The statutory word "unsuitable" gives wide discretion to a probate judge . . . . Such a finding may also be based upon the existence of an interest in conflict with his duty, or a mental attitude toward his duty or toward some person interested in the estate that creates reasonable doubt whether the executor or administrator will act honorably, intelligently, efficiently, promptly, fairly, and dispassionately in his trust. It may also be based upon any other ground for believing that his continuance in office will be likely to render the execution of the will or the administration of the estate difficult, inefficient or unduly protracted. Actual dereliction in duty need not be shown.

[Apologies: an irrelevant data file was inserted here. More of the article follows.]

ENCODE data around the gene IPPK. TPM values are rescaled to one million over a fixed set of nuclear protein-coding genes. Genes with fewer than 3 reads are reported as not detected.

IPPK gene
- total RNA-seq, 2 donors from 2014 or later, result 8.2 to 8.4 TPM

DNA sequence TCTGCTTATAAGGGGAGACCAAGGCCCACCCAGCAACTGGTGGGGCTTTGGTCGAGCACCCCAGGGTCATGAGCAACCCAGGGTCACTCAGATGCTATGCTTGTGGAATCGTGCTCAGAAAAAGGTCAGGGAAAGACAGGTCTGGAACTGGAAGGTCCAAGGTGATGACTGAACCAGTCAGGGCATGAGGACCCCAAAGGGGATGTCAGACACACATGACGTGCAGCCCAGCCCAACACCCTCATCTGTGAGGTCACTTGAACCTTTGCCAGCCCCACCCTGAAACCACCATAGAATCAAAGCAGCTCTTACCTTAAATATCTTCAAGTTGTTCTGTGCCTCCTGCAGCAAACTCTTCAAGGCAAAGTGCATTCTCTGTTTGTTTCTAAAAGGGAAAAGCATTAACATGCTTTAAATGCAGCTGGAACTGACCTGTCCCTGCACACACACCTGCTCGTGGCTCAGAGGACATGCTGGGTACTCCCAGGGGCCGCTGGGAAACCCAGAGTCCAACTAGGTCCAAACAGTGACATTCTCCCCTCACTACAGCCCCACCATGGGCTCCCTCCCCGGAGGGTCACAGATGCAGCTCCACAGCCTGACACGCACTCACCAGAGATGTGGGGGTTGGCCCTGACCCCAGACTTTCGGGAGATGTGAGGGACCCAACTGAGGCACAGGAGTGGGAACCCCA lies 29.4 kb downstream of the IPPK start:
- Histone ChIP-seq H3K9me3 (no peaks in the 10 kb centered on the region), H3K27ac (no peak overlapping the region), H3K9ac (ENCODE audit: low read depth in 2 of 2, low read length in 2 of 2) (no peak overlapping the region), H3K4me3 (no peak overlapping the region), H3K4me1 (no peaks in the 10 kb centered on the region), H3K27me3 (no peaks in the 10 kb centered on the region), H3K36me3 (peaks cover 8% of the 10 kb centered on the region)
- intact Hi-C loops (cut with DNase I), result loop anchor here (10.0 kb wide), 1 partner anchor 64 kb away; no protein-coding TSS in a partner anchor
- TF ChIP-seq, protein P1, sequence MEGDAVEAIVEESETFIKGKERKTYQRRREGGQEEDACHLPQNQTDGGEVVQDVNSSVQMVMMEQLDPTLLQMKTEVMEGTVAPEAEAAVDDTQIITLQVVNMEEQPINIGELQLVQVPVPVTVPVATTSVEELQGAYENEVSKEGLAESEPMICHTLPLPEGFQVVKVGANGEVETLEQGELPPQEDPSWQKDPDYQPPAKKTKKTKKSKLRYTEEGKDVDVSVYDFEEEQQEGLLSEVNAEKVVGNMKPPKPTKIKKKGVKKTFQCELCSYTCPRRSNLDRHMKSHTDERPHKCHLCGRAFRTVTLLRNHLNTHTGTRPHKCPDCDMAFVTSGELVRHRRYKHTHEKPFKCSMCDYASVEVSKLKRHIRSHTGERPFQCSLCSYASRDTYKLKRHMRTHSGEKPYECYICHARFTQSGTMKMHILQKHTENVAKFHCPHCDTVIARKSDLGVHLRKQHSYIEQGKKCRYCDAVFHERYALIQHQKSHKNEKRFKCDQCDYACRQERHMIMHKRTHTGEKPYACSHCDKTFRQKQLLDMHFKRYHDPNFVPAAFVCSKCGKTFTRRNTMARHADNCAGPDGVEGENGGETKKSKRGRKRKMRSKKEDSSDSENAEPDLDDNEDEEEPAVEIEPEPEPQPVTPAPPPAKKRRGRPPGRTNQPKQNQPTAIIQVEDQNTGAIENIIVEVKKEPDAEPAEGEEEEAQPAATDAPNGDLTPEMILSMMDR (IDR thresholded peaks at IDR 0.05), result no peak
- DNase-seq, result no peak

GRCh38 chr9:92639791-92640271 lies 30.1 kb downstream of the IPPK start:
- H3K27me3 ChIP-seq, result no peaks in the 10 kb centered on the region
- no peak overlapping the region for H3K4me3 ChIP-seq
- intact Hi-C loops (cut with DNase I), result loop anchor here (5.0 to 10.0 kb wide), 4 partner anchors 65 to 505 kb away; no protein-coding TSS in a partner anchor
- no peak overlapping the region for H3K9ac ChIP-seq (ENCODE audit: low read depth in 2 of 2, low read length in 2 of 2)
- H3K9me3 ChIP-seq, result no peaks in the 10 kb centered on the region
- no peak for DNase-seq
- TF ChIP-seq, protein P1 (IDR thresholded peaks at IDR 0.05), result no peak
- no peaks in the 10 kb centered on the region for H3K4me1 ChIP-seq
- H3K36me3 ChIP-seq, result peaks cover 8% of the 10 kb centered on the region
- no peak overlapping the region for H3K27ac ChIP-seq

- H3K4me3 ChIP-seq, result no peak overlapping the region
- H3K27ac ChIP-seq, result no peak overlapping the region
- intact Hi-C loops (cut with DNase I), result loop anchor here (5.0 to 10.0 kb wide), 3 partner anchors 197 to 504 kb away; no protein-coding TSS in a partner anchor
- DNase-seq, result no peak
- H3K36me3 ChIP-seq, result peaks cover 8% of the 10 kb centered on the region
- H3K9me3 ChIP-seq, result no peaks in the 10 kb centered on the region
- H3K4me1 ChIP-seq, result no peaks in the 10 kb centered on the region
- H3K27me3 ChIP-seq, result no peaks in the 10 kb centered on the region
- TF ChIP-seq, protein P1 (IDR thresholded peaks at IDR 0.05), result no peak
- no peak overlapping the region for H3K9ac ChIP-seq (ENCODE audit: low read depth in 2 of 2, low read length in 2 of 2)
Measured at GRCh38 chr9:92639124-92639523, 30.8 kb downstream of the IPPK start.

In re Guardianship of Vesa, 319 Ark. 574, 581, 892 S.W.2d 491, 495 (1995), quoted in Robinson v. Winston, 64 Ark. App. 170, 175, 984 S.W.2d 38, 40-41 (1998); Guess v. Going, 62 Ark. App. 19, 24-25, 966 S.W.2d 930, 933 (1998). We have also stated, "An executor of an estate occupies a fiduciary position and must exercise the utmost good faith in all transactions affecting the estate and may not advance his own personal interests at the expense of the heirs." Robinson, 64 Ark. App. at 176, 984 S.W.2d at 41; Guess, 62 Ark. App. at 24, 966 S.W.2d at 932-33.